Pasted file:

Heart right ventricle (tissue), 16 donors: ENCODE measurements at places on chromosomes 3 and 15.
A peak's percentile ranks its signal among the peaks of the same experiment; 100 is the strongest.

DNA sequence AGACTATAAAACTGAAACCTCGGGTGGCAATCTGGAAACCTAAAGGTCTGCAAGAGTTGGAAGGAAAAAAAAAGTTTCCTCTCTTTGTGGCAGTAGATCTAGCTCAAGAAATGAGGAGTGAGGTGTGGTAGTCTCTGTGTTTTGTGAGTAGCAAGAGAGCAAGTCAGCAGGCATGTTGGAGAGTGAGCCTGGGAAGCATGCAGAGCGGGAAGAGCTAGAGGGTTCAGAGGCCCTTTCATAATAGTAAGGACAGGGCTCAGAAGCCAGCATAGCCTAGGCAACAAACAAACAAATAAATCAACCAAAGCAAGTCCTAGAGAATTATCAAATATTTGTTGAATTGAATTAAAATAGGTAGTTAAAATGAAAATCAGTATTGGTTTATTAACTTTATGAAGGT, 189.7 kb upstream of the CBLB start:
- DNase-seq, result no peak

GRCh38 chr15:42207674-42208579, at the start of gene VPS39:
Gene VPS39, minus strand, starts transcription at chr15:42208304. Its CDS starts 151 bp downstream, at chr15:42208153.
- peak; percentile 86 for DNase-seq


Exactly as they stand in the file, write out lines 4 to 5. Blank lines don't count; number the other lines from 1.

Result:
- DNase-seq, result no peak

GRCh38 chr15:42207674-42208579, at the start of gene VPS39: